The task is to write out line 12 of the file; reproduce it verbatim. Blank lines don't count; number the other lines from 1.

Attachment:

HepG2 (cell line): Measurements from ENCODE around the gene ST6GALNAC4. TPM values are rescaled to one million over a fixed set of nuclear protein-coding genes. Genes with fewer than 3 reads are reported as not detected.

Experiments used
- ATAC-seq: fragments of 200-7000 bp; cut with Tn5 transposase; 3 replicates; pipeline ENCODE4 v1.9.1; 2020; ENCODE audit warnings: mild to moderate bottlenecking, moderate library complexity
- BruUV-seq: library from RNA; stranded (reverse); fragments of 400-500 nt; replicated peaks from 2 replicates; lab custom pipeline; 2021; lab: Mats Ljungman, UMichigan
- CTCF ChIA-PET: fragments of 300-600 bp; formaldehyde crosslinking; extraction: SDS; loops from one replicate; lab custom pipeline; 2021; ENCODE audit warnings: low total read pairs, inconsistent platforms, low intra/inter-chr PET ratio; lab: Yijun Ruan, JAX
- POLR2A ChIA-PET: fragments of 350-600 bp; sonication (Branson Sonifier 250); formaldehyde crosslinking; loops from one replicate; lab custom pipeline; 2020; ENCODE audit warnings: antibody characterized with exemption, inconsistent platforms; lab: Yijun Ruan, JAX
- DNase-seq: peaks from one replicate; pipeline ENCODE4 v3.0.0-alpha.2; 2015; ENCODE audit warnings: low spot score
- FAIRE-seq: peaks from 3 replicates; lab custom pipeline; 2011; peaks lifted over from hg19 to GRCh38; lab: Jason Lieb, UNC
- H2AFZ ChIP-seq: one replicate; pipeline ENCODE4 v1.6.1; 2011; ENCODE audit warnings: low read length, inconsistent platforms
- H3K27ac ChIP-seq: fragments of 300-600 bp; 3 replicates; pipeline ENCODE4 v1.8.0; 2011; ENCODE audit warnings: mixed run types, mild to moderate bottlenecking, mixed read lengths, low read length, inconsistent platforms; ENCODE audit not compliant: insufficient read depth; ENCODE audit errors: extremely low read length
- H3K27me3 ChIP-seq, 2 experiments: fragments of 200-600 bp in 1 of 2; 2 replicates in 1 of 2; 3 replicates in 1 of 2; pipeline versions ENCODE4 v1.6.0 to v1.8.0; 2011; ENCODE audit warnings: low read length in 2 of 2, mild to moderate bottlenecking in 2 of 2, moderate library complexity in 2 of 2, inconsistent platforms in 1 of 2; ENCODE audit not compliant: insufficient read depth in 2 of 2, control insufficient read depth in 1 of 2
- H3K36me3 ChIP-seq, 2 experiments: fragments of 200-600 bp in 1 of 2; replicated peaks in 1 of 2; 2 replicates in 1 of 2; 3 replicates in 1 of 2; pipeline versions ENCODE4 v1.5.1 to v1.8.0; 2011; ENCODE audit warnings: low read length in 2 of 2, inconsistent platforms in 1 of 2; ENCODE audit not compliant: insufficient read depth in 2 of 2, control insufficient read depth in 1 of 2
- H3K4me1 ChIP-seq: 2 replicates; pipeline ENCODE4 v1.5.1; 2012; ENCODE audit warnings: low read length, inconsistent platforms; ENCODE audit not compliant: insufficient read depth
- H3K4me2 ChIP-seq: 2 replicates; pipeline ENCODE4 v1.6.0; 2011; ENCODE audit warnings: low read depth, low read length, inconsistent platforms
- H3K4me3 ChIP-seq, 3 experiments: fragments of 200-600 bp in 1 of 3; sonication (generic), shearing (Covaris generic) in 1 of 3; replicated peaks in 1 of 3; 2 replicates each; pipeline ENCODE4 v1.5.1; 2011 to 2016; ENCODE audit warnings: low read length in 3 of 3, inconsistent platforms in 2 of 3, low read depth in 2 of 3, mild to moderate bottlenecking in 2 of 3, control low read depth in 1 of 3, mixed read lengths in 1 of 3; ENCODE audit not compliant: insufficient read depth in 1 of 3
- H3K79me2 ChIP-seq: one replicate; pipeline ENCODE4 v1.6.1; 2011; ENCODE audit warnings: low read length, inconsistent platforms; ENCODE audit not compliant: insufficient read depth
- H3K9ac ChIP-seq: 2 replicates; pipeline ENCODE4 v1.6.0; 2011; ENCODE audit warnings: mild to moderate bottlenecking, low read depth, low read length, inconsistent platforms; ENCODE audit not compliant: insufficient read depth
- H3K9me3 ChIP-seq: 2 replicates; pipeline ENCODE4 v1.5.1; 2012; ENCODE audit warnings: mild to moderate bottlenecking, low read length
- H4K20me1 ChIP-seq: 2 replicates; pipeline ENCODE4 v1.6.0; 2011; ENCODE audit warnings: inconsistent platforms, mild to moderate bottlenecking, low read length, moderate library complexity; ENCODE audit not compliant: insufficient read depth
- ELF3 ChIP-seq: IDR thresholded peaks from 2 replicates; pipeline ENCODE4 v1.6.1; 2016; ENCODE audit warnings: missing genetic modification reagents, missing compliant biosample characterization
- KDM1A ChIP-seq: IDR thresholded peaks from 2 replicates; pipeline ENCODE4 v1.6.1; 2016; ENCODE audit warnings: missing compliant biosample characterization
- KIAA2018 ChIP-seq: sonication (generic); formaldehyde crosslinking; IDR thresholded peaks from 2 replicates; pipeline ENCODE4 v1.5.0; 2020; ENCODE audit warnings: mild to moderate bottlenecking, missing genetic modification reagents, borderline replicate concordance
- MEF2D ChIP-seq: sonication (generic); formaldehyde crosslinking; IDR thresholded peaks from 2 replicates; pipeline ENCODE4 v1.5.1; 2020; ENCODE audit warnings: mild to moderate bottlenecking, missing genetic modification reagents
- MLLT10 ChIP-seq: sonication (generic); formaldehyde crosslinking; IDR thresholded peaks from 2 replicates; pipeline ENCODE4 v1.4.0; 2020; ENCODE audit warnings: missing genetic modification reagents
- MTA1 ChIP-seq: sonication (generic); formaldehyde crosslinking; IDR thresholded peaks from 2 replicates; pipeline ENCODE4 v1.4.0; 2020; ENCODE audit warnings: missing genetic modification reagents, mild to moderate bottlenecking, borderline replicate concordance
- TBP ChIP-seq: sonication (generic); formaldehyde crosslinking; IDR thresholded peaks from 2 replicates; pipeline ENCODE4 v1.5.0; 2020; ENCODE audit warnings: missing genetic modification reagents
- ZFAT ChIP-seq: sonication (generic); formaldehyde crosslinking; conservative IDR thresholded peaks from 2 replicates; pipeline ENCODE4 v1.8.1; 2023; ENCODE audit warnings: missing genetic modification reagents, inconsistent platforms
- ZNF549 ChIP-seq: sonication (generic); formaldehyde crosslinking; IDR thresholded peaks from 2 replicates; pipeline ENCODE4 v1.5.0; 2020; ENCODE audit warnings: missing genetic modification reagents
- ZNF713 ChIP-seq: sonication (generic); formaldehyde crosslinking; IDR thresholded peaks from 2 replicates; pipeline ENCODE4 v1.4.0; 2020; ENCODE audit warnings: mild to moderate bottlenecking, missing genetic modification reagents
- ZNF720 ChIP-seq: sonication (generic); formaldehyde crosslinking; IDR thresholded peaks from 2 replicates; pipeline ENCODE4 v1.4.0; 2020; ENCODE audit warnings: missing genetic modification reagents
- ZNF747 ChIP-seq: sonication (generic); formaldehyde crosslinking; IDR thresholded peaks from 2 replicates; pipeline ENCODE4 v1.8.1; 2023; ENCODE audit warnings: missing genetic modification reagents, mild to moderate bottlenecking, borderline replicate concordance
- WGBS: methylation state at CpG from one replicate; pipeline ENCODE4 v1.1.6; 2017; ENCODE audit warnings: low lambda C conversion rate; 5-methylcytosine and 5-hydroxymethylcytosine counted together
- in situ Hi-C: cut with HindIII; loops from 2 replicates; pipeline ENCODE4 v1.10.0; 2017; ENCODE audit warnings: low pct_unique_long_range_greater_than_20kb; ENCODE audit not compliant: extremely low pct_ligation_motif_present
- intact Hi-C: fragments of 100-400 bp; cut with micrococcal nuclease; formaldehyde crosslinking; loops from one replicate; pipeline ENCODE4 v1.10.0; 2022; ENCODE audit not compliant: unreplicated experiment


- H3K36me3 ChIP-seq, 2 experiments: fragments of 200-600 bp in 1 of 2; replicated peaks in 1 of 2; 2 replicates in 1 of 2; 3 replicates in 1 of 2; pipeline versions ENCODE4 v1.5.1 to v1.8.0; 2011; ENCODE audit warnings: low read length in 2 of 2, inconsistent platforms in 1 of 2; ENCODE audit not compliant: insufficient read depth in 2 of 2, control insufficient read depth in 1 of 2